Avian pox: a new infectious disease in British tits

Great Tit on fat feeder, photograph by John Harding

New collaborative research has used information collected by BTO Garden BirdWatch volunteers to document the emergence and spread of a severe form of avian pox virus in British tits, especially Great Tits. The disease, which typically leads to unsightly growths on a bird’s head, was first reported  in Sussex in 2006, and has spread north and westwards since.  Although birds can recover from the virus, the lesions it causes may impair their vision and ability to feed, as well as leaving them susceptible to secondary infections and predation.  The disease is thought to be spread by biting insects, leading to a peak in incidence in late summer after warm wet weather when insect population densities are high.

This study illustrates the power of collaborative research and value of citizen science in characterising and understanding wildlife diseases.  It also underlines the importance of continued vigilance and reporting of illnesses in wild animals, as where avian pox and other emerging diseases (such as finch trichomonosis) lead, others may follow.

Great Tit on fat feeder, photograph by John Harding

New collaborative research between the Zoological Society for London, University of Oxford, BTO, and RSPB, has used information collected by BTO Garden BirdWatch volunteers to document the emergence and spread of a severe form of avian pox virus in Paridae species, especially Great Tits. The disease, which typically leads to unsightly growths on a bird’s head, was first reported in British tits in Sussex in 2006, and has spread north and westwards since.  Although birds can recover from the pox virus, the lesions it causes may impair their vision and ability to feed, as well as leaving them susceptible to secondary infections and predation.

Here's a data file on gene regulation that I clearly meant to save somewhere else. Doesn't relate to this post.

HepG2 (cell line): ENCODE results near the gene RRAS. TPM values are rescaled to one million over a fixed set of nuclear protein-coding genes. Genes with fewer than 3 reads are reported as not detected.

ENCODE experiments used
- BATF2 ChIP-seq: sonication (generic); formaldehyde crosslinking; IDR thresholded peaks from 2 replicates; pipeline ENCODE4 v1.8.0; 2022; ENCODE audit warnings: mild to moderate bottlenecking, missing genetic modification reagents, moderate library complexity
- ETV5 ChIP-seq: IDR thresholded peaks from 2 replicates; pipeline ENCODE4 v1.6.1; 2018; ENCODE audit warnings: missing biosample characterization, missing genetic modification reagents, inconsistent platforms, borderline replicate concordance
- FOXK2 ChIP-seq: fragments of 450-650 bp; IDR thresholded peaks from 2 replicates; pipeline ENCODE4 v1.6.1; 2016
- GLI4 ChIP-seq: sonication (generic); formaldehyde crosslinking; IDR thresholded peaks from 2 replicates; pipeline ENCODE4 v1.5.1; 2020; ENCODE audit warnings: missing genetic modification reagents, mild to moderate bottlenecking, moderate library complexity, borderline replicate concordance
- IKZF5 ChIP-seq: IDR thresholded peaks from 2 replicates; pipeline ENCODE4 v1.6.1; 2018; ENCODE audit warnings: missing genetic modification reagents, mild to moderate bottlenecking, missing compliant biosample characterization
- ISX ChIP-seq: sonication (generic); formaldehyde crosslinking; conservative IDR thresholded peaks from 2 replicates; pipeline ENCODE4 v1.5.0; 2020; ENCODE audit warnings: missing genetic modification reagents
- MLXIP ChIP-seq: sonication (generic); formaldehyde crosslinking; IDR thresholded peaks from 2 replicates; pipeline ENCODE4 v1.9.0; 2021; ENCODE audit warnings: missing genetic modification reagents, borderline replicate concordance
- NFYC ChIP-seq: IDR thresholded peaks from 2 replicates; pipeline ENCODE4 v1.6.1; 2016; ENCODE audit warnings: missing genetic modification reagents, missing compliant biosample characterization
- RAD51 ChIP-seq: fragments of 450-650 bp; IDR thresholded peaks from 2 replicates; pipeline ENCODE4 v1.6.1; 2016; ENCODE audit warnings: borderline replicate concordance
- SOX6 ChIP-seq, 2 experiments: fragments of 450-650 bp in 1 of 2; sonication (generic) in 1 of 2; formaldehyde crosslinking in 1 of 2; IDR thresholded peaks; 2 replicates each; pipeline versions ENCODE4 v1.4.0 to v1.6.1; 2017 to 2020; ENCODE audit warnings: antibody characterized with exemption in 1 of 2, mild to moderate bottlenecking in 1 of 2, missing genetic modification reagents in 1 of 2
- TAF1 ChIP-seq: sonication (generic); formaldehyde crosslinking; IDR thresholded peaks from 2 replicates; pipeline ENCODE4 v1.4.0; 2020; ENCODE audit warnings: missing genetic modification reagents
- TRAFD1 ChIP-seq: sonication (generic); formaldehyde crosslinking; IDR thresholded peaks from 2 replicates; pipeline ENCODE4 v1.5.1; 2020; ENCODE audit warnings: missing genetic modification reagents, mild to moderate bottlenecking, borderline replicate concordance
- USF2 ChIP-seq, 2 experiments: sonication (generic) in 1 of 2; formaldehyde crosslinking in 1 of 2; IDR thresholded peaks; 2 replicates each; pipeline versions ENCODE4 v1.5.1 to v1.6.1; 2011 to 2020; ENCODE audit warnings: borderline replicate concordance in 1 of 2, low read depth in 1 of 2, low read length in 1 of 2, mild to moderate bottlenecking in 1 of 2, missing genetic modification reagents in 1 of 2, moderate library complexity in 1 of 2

Avian pox has been endemic in other British garden birds, including Dunnocks and Blackbirds, since the 1950s.  However, the disease in tits is a different strain, causing more serious symptoms.  Its transmission also appears to be independent from that in non-Paridae.  In all species, avian pox is thought to be spread by biting insects, leading to a peak in incidence in late summer after warm wet weather when insect population densities are high.

This study illustrates the power of collaborative research and value of citizen science in characterising and understanding wildlife diseases.  It also underlines the importance of continued vigilance and reporting of illnesses in wild animals, as where avian pox and other emerging diseases (such as finch trichomonosis) lead, others may follow.

Read the paper

Full citation: Lawson, B., Lachish, S., Colvile, K.M., Durrant, C., Peck, K.M., Toms, M.P, Sheldon, B.C. & Cunningham, A.A. 2012. Emergence of a novel avian pox disease in British tit species. PLoS One 7, e40176.